Logic Design for Array-Based Circuits

by Donnamaie E. White

Copyright © 1996, 2001, 2002 Donnamaie E. White



Last Edit July 22, 2001


The choice between full-custom, semi-custom, fixed or simple gate-level custom is based on several factors. These include: architectural requirements, interface technology requirements, size restrictions, speed (maximum worst-case operating frequency), power limitations, power supply options, manufacturing cycle time, cost, packaging options, and design time. Figure 1-3 characterizes the problem.

Basis for Discussion

The discussion in this text will refer primarily to Applied Micro Circuits Corporation arrays for examples of current technology. These include: Bipolar arrays: the Q5000, and the Q20000 Series; and BiCMOS arrays: the Q14000 and Q24000 Series. However, the design methodology; can be applied to any arrays from any vendor for any array technology and to any future arrays developed by AMCC and the other array vendors.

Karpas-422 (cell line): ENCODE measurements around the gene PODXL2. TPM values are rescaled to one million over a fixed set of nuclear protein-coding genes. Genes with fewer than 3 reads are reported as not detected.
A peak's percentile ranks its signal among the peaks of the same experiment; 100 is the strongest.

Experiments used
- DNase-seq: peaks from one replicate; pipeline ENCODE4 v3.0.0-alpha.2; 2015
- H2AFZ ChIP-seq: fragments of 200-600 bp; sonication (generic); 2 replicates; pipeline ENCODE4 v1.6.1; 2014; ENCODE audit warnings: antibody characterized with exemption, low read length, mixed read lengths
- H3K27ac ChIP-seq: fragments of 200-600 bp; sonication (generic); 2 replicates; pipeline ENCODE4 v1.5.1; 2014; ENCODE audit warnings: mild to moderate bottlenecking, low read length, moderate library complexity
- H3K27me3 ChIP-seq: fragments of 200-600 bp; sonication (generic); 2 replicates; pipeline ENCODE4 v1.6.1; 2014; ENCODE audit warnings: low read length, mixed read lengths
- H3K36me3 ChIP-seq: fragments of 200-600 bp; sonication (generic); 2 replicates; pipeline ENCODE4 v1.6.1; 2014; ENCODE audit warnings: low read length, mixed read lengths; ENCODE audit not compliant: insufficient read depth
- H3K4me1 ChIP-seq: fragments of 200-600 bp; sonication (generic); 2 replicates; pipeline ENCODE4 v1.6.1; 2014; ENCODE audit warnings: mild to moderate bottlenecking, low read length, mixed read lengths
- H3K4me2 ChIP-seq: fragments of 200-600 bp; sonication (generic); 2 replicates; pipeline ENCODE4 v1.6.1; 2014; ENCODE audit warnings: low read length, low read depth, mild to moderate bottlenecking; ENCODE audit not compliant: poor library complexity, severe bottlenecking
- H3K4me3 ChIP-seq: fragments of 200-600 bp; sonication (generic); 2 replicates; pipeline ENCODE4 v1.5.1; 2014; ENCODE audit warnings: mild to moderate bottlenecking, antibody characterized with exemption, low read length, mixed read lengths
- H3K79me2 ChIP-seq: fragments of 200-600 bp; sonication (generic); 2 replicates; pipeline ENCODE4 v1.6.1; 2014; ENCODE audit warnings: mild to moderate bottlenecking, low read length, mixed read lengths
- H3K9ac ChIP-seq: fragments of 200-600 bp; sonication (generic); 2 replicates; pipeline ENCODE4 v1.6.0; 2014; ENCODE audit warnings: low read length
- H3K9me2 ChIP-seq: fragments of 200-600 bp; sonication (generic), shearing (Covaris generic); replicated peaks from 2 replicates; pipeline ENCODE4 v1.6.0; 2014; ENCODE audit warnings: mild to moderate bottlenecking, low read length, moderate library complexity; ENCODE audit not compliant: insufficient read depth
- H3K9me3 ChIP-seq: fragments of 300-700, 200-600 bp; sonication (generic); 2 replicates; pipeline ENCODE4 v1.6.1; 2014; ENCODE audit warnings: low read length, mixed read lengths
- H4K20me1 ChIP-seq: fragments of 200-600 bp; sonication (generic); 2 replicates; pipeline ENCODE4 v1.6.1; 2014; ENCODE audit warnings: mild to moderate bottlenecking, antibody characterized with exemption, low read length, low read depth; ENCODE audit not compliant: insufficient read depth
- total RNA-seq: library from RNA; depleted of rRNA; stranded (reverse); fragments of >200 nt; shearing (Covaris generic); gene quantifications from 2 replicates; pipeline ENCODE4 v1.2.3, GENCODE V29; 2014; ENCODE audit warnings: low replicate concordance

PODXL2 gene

The design methodology is generic. It is
vendor and technology-independent.


Figure 1-3 The Selection Problem


Later chapters in this text refer to engineering workstations (EWS) and the methodology for their use in the design process. Workstations that are specifically referred to are: the Mentor Graphics System on Apollo and the Valid on SUN. Simulators referenced include Verilog on SUN4 and Lasar 6 on the VAX under VMS. The basic tools required for a design remain the same regardless of the workstation, platform, framework or mainframe used.

Circuit Architecture

A fixed-instruction set microprocessor or sequencer has a predefined architecture and instruction set. A bit-slice solution places some constraints on the designer in terms of architecture but leaves most of the definition to the user by way of the selected interconnections between bit-slice modules and the microprogram control. An SSI/MSI implementation allows the designer the specify in complete, exact detail the architecture desired.

The SSI/MSI design can be implemented in full custom or semi-custom VLSI. Bit-slice modules can be emulated on arrays. The ASIC arrays are big enough to support a complex ALU module but not yet large enough for one array to replace a full microprocessor.



Copyright @ 2001, 2002 Donnamaie E. White, White Enterprises
For problems or questions on these pages, contact dew@Donnamaie.com